They are kept by the mighty power of God, through faith, unto salvation. 1 Pet. 1: 5. Kept as in a garrison, according to the import of that word. None are better de. fended, none more safe, than the people of God. They are preserved in Christ Jesus. Jude, 1. It is not their own grace that secures them, but Christ's care and continual watchfulness. Our own graces, left to themselves, would quickly prove but weights sinking us to our own ruin, as one speaks. This is his covenant, Jer. 32: 40; "I will put my

fear in their hearts, that they shall not depart from me." 96. Christ bestows many privileges upon his people, and rewards them for their services.

There is nothing lost in serving him. He always gives them inward peace and joy, and sometimes riches and honor, even in this life; and, in the world to come, " an eternal weight of glory,” 2 Cor. 4: 17, and a crown of life. "Godliness is profitable unto all things, having promise of

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the life that now is, and of that which is to come." 1 Tim. 4:8. Though all they do for Christ be duty, yet he has united their comfort with their duty; " This I had, because I kept thy precepts." Psa. 119:56. He is a bountiful "rewarder of them that diligently seek him.” Heb. 11:6.

§ 7. He receives, at death, all and every one of his subjects unto glory.

He who guides them now by his counsel, will afterward receive them to glory. The kingdom of grace trains up children for the kingdom of glory; it is the kingdom of heaven begun here below; the difference betwixt them is not in kind, but only in degree. The King is the same, and the subjects the same; the subjects of the kingdom of grace, at death, inherit the kingdom of glory.

I proceed now to consider Christ's administration with respect to his enemies.

$ 8. He has them entirely under his control. He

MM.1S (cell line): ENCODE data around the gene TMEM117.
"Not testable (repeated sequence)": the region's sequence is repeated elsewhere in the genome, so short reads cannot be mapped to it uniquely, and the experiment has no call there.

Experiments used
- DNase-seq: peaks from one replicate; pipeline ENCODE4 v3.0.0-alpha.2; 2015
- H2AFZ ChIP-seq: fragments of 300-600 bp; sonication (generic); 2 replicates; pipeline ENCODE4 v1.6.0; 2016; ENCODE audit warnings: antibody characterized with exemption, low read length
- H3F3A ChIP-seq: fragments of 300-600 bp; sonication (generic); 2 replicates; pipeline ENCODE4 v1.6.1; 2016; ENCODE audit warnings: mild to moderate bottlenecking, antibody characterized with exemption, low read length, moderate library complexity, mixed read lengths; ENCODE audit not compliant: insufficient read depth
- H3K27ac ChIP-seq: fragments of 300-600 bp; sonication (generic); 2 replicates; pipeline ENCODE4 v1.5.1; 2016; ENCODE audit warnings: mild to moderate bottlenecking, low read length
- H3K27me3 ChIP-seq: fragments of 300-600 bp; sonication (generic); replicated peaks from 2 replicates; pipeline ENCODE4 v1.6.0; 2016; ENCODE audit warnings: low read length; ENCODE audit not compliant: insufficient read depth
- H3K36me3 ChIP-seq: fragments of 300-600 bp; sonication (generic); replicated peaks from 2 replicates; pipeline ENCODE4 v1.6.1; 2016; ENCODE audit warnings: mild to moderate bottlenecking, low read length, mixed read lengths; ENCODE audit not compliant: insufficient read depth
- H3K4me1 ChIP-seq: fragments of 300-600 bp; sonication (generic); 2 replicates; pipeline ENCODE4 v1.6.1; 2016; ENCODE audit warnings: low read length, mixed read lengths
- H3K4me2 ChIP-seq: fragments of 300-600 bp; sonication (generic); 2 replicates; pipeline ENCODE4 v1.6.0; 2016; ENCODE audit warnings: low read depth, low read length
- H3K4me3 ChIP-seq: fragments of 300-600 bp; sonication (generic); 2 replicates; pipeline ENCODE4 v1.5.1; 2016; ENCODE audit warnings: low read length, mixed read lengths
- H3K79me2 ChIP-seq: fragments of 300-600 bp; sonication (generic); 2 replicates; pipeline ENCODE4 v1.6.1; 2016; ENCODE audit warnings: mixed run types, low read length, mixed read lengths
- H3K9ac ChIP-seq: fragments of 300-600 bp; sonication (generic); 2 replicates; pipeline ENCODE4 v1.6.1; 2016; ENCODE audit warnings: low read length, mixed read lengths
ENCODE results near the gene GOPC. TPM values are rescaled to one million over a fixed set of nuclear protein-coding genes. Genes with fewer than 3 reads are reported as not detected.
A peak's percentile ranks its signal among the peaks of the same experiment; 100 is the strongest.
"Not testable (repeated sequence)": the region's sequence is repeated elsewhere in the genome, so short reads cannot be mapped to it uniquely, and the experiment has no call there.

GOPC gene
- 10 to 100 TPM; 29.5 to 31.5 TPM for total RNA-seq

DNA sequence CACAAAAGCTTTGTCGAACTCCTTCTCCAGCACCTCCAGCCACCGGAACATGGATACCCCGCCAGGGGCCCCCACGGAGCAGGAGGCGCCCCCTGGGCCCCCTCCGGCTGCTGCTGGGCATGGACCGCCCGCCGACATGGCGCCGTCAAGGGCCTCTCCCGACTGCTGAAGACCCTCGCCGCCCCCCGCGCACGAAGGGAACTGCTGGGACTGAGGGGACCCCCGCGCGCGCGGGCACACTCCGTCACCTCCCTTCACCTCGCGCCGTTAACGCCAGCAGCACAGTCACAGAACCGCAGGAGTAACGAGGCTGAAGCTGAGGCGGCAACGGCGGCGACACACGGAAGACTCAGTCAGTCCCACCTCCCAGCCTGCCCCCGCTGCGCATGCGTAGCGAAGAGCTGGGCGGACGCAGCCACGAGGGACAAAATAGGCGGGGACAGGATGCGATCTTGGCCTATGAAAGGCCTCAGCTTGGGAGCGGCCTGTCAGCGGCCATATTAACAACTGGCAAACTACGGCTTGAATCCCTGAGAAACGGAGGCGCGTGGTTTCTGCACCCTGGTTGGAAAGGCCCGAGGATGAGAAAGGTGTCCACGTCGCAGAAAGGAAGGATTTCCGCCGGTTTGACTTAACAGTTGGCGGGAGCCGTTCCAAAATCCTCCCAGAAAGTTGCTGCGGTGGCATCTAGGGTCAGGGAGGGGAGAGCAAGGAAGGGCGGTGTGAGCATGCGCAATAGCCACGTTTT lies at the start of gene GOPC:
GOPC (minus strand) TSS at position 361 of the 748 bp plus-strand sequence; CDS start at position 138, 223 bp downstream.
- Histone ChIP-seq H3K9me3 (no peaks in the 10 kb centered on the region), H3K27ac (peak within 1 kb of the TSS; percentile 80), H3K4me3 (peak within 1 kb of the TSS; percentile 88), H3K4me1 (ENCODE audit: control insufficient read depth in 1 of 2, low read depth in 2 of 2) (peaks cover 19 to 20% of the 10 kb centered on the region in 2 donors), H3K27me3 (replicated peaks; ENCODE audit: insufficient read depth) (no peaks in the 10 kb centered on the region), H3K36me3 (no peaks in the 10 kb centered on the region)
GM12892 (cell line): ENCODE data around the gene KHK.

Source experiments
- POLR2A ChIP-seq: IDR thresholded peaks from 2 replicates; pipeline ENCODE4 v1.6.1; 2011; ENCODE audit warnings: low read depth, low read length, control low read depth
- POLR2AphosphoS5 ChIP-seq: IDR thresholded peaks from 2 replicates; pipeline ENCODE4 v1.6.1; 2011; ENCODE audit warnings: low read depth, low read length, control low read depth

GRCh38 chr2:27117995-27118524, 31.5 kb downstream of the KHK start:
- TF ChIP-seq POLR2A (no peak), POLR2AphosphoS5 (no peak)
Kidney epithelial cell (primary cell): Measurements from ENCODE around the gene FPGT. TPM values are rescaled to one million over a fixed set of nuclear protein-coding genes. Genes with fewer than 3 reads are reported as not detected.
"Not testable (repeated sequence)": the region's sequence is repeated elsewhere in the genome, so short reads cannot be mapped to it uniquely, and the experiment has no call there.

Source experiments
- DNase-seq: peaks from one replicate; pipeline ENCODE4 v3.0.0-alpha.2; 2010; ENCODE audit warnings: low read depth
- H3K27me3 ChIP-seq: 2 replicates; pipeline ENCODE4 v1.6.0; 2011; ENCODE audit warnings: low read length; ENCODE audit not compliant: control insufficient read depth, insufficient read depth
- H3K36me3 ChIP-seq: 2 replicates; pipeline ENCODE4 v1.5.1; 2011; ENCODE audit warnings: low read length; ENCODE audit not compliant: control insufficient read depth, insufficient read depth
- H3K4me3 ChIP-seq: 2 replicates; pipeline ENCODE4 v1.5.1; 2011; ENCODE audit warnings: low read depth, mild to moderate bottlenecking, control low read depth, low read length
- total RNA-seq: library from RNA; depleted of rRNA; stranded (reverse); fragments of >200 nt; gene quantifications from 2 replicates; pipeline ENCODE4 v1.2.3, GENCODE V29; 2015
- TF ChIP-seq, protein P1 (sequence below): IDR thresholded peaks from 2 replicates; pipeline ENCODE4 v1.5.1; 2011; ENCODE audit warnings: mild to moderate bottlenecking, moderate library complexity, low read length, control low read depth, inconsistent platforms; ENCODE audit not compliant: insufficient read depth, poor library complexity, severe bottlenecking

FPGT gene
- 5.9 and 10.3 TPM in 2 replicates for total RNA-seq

possesses all power in heaven and on earth. Devils cannot stir without his permission; they could not enter the herd of swine till he gave them leave. Well might the apos. tle say, " If God be for us, who can be against us?" Rom. 8:31.

§ 9. He uses them for the good of his people. Rom. 8: 28. Herein much of his wisdom as well as of his kindness is manifested.

Nothing displays more remarkably the admirable counsel of heaven, than snaring the wicked in the work of their own hands. History abounds with examples of those who were ministers of Providence in accomplishing purposes directly contrary to those they had in view. Instance the cruelty of the sons of Jacob. Thus the wrath of Pharaoh against the Israelites, and his unjust attempts to detain them in bondage, proved the occasion of bringing them forth from the land of slavery. Thus the inhuman plot which Haman had formed for the ruin of Mordecai, and extirpating the whole of the Jewish nation, proved the way for Mordecai's high promotion. Job, 5:12, 13.

Sometimes, indeed, we cannot see from the beginning of an afflictive providence the end thereof, or what advantage he designs thereby; but the words of Christ to Peter are applicable to all his subjects; “What I do thou knowest not now; but thou shalt know hereafter.” John, 13:7. Hereafter we shall see how every step which Christ has taken in the management of his government has had a subserviency to promote our spiritual advantage here, and our everlasting salvation hereafter.

10. He frequently restrains their enemies. Though they are permitted to annoy his people, yet he sets bounds to their power, as he does to the raging waves of the sea, over which they cannot pass. Job, 1:10; Psa. 76: 10.

“ Fear none of those things which thou shalt suffer: behold, the devil shall cast some of you into prison, that ye may be tried; and ye shall have tribulation ten days." Rev. 2:10. They would have cast them into their graves, but it should only be into prison; they would have stretched out their hands upon them all, but only some of them shall be exposed; and they would have kept them there perpetually, but it must be for ten days only. Similar are the words of Jehovah by the prophet Ezekiel; “Behold, the princes of Israel, every one were in thee to their power to shed blood.". Ezek. 22:6; they went as far as they had power to go, but not as far as they had inclination. Again, four hundred and thirty years were determined upon our fathers in Egypt, and then, even in the very night, God brought them forth, for then the time of the promise was come. Acts, 7 : 17.

$11. Christ will ultimately destroy them, and completely triumph over them. As he has a golden sceptre to rule his people in love, so also he has an iron rod to break his enemies in wrath. Psa. 2; Rev. 17:12, 14. His enemies may set up their standard, but Christ would set up his trophies. Rev. 14:18, 19. They shall be his footstool. Psa. 110: 1. As Joshua put his feet upon the necks of the conquered kings, so will Christ put his feet upon the necks of all his